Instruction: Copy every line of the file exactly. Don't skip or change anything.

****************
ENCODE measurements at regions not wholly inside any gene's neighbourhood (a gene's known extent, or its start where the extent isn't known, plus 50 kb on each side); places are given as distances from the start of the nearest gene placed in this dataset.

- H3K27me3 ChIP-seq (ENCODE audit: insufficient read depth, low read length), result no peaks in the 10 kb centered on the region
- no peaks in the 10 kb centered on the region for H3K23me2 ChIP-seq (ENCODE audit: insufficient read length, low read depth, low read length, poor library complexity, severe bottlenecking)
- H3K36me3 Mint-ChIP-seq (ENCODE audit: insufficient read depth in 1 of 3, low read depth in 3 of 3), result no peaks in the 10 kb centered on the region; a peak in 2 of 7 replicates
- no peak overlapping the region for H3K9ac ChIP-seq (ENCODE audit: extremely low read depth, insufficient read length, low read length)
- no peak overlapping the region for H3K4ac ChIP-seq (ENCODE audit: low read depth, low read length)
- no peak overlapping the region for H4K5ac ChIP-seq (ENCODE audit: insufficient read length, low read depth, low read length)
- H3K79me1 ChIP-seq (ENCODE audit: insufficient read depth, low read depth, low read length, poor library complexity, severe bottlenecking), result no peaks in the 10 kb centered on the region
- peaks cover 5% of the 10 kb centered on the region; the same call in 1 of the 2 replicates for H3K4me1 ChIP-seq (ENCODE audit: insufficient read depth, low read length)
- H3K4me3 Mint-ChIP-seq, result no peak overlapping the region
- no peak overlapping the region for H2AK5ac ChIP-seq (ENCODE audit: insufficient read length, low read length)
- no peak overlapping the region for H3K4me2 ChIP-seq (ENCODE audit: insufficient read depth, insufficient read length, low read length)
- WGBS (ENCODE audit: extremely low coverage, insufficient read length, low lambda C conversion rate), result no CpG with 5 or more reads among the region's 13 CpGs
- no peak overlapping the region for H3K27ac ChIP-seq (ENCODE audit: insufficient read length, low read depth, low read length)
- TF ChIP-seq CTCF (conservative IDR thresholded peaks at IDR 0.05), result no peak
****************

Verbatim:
ENCODE measurements at regions not wholly inside any gene's neighbourhood (a gene's known extent, or its start where the extent isn't known, plus 50 kb on each side); places are given as distances from the start of the nearest gene placed in this dataset.

- H3K27me3 ChIP-seq (ENCODE audit: insufficient read depth, low read length), result no peaks in the 10 kb centered on the region
- no peaks in the 10 kb centered on the region for H3K23me2 ChIP-seq (ENCODE audit: insufficient read length, low read depth, low read length, poor library complexity, severe bottlenecking)
- H3K36me3 Mint-ChIP-seq (ENCODE audit: insufficient read depth in 1 of 3, low read depth in 3 of 3), result no peaks in the 10 kb centered on the region; a peak in 2 of 7 replicates
- no peak overlapping the region for H3K9ac ChIP-seq (ENCODE audit: extremely low read depth, insufficient read length, low read length)
- no peak overlapping the region for H3K4ac ChIP-seq (ENCODE audit: low read depth, low read length)
- no peak overlapping the region for H4K5ac ChIP-seq (ENCODE audit: insufficient read length, low read depth, low read length)
- H3K79me1 ChIP-seq (ENCODE audit: insufficient read depth, low read depth, low read length, poor library complexity, severe bottlenecking), result no peaks in the 10 kb centered on the region
- peaks cover 5% of the 10 kb centered on the region; the same call in 1 of the 2 replicates for H3K4me1 ChIP-seq (ENCODE audit: insufficient read depth, low read length)
- H3K4me3 Mint-ChIP-seq, result no peak overlapping the region
- no peak overlapping the region for H2AK5ac ChIP-seq (ENCODE audit: insufficient read length, low read length)
- no peak overlapping the region for H3K4me2 ChIP-seq (ENCODE audit: insufficient read depth, insufficient read length, low read length)
- WGBS (ENCODE audit: extremely low coverage, insufficient read length, low lambda C conversion rate), result no CpG with 5 or more reads among the region's 13 CpGs
- no peak overlapping the region for H3K27ac ChIP-seq (ENCODE audit: insufficient read length, low read depth, low read length)
- TF ChIP-seq CTCF (conservative IDR thresholded peaks at IDR 0.05), result no peak